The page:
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People arrive at the Student Union Plaza at University of British Columbia in Vancouver on Aug. 23, 2013. (Rafal Gerszak For The Globe and Mail)
People arrive at the Student Union Plaza at University of British Columbia in Vancouver on Aug. 23, 2013. (Rafal Gerszak For The Globe and Mail)


Three tax-efficient ways to pay for education Add to ...

I recall the story a few years ago of Doug Anglin who, at the age of 17, filed a complaint with the U.S. Department of Education against his Massachusetts high school. Mr. Anglin’s complaint was that the school was discriminating against boys by giving better grades to students who “sit down, follow orders, and listen.” According to Mr. Anglin, men naturally rebel against this.

While students can face challenges in achieving good grades, parents face challenges paying for education. Two of the biggest problems for parents are that (1) they have to use after-tax dollars to pay for education, making it expensive, and (2) the cost of private elementary or high school tuition is not eligible for tax credits.

Today, I want to share some ideas on how to pay for education – whether elementary, high school or post-secondary – and to do so using pretax dollars. That is, using dollars that you have earned that have not, and may not, be subject to tax. Here are three ideas to consider.


Consider Peter and Janice. They live in British Columbia and have four children. Their eldest daughter is heading to university this fall. Peter earns about $100,000 annually, and figures they’ll need $15,000 to help cover the cost of tuition, books, supplies, and room and board for their daughter this school year. At a marginal tax rate of 38.3 per cent, Peter would have to earn $24,311 (almost one quarter of his salary) just to be left with $15,000 after taxes to help pay for his daughter’s education.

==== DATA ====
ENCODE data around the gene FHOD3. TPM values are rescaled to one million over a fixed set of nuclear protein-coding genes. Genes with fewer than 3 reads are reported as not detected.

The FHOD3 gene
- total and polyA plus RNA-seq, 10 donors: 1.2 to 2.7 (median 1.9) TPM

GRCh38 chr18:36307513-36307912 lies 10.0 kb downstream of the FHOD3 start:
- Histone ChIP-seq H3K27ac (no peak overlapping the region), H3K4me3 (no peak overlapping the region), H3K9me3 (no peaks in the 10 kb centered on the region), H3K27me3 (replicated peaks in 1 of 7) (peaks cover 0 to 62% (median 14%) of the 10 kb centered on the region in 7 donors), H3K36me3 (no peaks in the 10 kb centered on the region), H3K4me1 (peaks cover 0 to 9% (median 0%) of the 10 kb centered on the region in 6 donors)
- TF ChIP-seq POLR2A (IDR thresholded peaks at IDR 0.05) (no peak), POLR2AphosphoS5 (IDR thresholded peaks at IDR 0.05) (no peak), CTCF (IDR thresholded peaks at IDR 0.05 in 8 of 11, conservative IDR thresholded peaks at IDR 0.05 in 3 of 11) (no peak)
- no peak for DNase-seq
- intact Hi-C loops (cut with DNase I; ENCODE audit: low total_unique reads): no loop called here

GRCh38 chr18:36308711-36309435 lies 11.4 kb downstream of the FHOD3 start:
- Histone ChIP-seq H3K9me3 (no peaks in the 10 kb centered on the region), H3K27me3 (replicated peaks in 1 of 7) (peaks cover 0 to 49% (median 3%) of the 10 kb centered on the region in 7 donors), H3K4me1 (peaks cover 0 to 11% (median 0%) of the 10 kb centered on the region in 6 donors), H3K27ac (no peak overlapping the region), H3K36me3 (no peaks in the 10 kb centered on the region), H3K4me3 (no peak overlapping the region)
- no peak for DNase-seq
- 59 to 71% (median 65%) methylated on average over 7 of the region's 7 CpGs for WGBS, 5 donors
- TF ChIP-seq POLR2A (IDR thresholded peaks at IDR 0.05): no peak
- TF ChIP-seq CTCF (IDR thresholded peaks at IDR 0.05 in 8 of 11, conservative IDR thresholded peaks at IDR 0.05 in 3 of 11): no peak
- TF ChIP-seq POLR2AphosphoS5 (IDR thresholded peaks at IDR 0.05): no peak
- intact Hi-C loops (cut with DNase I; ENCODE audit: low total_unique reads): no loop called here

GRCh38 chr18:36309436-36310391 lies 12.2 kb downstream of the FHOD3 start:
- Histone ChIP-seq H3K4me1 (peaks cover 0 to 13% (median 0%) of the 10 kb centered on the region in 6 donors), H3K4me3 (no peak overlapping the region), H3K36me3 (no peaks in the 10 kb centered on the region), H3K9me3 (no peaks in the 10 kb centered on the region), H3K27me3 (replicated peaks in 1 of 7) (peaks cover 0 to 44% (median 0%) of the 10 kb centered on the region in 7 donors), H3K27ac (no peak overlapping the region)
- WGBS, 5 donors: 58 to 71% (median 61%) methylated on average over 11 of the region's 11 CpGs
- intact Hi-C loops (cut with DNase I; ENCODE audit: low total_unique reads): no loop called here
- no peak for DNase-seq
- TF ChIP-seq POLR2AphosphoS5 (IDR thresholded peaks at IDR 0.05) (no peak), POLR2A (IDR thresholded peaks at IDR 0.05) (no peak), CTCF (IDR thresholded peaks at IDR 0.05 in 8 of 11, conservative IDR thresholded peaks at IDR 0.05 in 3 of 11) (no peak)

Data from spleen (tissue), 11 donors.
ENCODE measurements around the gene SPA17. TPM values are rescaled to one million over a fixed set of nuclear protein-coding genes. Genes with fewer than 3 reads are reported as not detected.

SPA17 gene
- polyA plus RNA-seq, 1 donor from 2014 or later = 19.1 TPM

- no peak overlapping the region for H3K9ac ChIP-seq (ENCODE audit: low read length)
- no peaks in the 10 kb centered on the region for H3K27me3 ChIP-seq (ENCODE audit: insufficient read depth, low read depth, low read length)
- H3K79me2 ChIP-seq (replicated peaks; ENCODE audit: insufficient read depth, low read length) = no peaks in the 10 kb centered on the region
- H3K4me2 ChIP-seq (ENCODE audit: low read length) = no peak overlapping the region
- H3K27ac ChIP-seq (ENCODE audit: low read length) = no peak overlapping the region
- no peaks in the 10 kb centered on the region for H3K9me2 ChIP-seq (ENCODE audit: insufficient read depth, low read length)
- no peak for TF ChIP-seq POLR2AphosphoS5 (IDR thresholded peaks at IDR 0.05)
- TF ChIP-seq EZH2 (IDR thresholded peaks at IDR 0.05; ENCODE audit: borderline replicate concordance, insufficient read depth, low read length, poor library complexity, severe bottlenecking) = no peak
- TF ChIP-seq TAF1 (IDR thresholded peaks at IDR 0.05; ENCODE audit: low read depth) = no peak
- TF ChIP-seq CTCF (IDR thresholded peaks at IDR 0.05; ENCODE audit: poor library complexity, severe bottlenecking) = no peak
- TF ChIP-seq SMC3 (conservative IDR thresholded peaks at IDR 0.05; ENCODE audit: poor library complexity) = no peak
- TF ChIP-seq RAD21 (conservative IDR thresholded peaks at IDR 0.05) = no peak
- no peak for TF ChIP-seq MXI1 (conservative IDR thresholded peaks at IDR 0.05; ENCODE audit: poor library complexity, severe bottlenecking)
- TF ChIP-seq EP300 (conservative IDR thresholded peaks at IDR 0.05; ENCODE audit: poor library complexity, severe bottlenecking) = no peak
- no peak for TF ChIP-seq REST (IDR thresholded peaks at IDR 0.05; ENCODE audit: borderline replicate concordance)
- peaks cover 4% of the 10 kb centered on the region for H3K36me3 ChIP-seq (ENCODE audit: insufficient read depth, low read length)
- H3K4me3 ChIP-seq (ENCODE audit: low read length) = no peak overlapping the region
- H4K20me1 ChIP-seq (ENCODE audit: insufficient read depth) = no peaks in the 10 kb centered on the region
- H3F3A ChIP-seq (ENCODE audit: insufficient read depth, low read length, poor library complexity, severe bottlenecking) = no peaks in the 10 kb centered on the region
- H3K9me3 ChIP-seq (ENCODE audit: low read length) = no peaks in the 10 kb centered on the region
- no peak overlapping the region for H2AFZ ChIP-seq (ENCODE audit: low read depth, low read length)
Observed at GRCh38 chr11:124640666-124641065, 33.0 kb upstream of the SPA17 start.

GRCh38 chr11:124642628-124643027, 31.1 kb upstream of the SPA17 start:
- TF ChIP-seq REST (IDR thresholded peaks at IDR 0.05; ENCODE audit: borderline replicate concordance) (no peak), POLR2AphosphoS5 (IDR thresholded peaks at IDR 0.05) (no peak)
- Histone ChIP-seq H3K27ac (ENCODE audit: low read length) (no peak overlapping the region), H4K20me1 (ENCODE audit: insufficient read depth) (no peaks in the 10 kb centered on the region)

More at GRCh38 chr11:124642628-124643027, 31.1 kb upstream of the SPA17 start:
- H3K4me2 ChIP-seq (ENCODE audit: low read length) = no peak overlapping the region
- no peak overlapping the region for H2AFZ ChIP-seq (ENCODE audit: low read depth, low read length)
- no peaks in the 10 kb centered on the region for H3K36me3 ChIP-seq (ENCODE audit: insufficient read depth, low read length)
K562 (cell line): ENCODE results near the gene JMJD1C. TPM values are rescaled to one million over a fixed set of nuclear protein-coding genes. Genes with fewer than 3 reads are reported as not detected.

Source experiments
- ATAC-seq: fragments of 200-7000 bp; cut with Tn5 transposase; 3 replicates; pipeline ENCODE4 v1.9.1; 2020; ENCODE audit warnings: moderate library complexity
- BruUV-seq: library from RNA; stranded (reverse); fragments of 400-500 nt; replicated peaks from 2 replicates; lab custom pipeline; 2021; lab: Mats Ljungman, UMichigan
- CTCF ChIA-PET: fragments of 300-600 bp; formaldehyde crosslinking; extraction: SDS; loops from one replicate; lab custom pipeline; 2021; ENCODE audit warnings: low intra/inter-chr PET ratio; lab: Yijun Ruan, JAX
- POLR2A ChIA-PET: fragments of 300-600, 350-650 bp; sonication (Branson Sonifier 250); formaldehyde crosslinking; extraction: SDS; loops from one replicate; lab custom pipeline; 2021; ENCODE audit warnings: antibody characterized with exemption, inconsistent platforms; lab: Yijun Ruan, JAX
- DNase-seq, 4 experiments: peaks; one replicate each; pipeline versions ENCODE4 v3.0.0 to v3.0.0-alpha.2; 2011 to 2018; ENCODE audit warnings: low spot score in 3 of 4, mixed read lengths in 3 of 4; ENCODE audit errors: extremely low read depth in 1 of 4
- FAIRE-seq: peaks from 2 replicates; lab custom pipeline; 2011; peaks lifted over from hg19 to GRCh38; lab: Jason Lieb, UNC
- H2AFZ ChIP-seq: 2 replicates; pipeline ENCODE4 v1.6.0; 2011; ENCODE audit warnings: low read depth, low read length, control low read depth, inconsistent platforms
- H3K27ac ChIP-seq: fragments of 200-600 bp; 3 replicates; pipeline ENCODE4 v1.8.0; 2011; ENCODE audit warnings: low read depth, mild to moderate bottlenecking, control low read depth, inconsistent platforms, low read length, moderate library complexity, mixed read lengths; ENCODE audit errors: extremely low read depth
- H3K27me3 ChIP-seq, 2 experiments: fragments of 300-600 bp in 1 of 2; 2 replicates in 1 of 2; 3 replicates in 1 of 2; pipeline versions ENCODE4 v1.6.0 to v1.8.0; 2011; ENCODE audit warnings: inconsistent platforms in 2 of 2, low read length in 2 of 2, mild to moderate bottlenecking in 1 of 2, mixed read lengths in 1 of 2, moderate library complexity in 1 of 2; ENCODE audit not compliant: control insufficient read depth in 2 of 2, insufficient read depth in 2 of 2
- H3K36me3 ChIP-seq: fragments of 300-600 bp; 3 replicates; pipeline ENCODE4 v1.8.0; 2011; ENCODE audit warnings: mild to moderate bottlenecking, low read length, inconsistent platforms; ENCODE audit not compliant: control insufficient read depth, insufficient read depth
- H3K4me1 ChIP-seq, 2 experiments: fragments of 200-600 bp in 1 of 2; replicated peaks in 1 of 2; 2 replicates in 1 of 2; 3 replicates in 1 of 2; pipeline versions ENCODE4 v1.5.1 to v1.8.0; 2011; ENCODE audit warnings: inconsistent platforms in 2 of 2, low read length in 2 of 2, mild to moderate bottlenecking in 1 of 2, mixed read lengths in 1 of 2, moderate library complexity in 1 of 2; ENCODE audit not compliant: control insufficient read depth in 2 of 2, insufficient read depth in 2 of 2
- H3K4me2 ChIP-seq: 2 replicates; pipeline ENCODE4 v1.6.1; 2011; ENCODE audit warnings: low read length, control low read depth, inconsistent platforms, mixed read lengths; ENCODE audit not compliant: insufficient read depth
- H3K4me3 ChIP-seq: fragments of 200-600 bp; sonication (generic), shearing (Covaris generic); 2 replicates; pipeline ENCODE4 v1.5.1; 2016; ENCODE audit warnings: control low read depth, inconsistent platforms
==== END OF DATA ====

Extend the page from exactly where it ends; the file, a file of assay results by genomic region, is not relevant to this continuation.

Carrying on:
Janice carries on a part-time business. She decided last spring that she’ll try to earn enough to pay the $15,000 toward their daughter’s education. Janice has had their daughter working in the business as well. In fact, Janice will pay her daughter the $15,000 – reasonable wages for the work performed – that she needs for school. The result? Janice gets a tax deduction for the $15,000 that will be used by their daughter to pay for school, and their daughter will pay no tax on the income because she has a basic personal tax credit that will offset the first $11,138 of income from tax federally, and she has tuition, education, and textbook tax credits to offset the rest. The bottom line is that the family will use pretax dollars to pay for the cost of school.

Family trusts

Aaron and Vonnie have three children who will be attending a local private school again this year. A trust was established for the kids a few years ago with $300,000 provided by Aaron’s parents, with Aaron and Vonnie as trustees (they control the funds in the trust). The funds are being invested in a portfolio of securities, earning income and capital growth. The trust earns about 6 per cent – about $18,000 – in income and growth annually.

The interest and dividend income earned in the trust on the original $300,000 is attributed back to (and taxed in the hands of) Aaron’s parents each year under the attribution rules in our tax law. But the income on the income (second-generation income), and all capital gains, are taxed each year in the hands of the children. The minors each have a basic personal tax credit available which more than offsets any tax owing on the income allocated to each of them each year. The bottom line? It’s expected that a few thousand dollars (perhaps between $5,000 and $10,000) will have been earned, but not taxed, thanks to the kids’ basic personal tax credits in 2014. These dollars can be used to help fund the education costs of the kids.


Rachel and Eldon have two young children, and they’re setting aside $200 each month ($2,400 annually) in a registered education savings plan (RESP) for the kids. In addition to their own contributions, the government is kicking in a Canada Education Savings Grant worth 20 per cent of their contributions – or $480 annually.

The funds inside the RESP grow on a tax-sheltered basis, and when payments are made to their children later in life, once they start to attend a qualifying postsecondary program, the income that had accumulated in the RESP will be taxed in the hands of the kids. The children will have their basic personal amount and tuition, education and textbook tax credits available at that time which could very well offset any tax owing. In effect, the accumulated income in the RESP can be used to fund education costs, potentially with little or no tax.

Tim Cestnick is president of WaterStreet Family Offices, and author of several tax and personal finance books.

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